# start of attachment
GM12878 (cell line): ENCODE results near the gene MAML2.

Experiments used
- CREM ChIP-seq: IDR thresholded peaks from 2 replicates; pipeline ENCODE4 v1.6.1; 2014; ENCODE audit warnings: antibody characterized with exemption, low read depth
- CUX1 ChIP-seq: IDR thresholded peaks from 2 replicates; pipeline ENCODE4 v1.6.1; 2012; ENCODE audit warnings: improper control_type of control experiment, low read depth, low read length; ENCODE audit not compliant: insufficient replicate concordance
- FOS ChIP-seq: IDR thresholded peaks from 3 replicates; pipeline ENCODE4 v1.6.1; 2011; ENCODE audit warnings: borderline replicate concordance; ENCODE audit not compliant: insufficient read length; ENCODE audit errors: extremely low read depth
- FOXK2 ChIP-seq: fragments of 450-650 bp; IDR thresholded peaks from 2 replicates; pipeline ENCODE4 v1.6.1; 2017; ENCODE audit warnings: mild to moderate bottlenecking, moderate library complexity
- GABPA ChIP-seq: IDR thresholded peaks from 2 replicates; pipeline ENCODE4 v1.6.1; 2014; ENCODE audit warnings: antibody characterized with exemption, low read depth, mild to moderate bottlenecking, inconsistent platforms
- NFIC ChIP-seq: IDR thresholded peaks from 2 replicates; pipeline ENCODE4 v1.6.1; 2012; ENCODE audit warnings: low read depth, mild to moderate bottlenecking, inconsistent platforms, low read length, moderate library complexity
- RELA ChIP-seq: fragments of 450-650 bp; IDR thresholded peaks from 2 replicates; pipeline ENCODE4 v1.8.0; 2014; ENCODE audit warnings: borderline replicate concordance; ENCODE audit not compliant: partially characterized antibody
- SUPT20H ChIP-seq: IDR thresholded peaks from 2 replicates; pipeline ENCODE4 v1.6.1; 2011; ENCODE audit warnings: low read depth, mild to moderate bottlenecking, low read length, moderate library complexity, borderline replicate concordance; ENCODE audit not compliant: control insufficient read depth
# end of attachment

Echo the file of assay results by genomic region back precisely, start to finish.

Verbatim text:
GM12878 (cell line): ENCODE results near the gene MAML2.

Experiments used
- CREM ChIP-seq: IDR thresholded peaks from 2 replicates; pipeline ENCODE4 v1.6.1; 2014; ENCODE audit warnings: antibody characterized with exemption, low read depth
- CUX1 ChIP-seq: IDR thresholded peaks from 2 replicates; pipeline ENCODE4 v1.6.1; 2012; ENCODE audit warnings: improper control_type of control experiment, low read depth, low read length; ENCODE audit not compliant: insufficient replicate concordance
- FOS ChIP-seq: IDR thresholded peaks from 3 replicates; pipeline ENCODE4 v1.6.1; 2011; ENCODE audit warnings: borderline replicate concordance; ENCODE audit not compliant: insufficient read length; ENCODE audit errors: extremely low read depth
- FOXK2 ChIP-seq: fragments of 450-650 bp; IDR thresholded peaks from 2 replicates; pipeline ENCODE4 v1.6.1; 2017; ENCODE audit warnings: mild to moderate bottlenecking, moderate library complexity
- GABPA ChIP-seq: IDR thresholded peaks from 2 replicates; pipeline ENCODE4 v1.6.1; 2014; ENCODE audit warnings: antibody characterized with exemption, low read depth, mild to moderate bottlenecking, inconsistent platforms
- NFIC ChIP-seq: IDR thresholded peaks from 2 replicates; pipeline ENCODE4 v1.6.1; 2012; ENCODE audit warnings: low read depth, mild to moderate bottlenecking, inconsistent platforms, low read length, moderate library complexity
- RELA ChIP-seq: fragments of 450-650 bp; IDR thresholded peaks from 2 replicates; pipeline ENCODE4 v1.8.0; 2014; ENCODE audit warnings: borderline replicate concordance; ENCODE audit not compliant: partially characterized antibody
- SUPT20H ChIP-seq: IDR thresholded peaks from 2 replicates; pipeline ENCODE4 v1.6.1; 2011; ENCODE audit warnings: low read depth, mild to moderate bottlenecking, low read length, moderate library complexity, borderline replicate concordance; ENCODE audit not compliant: control insufficient read depth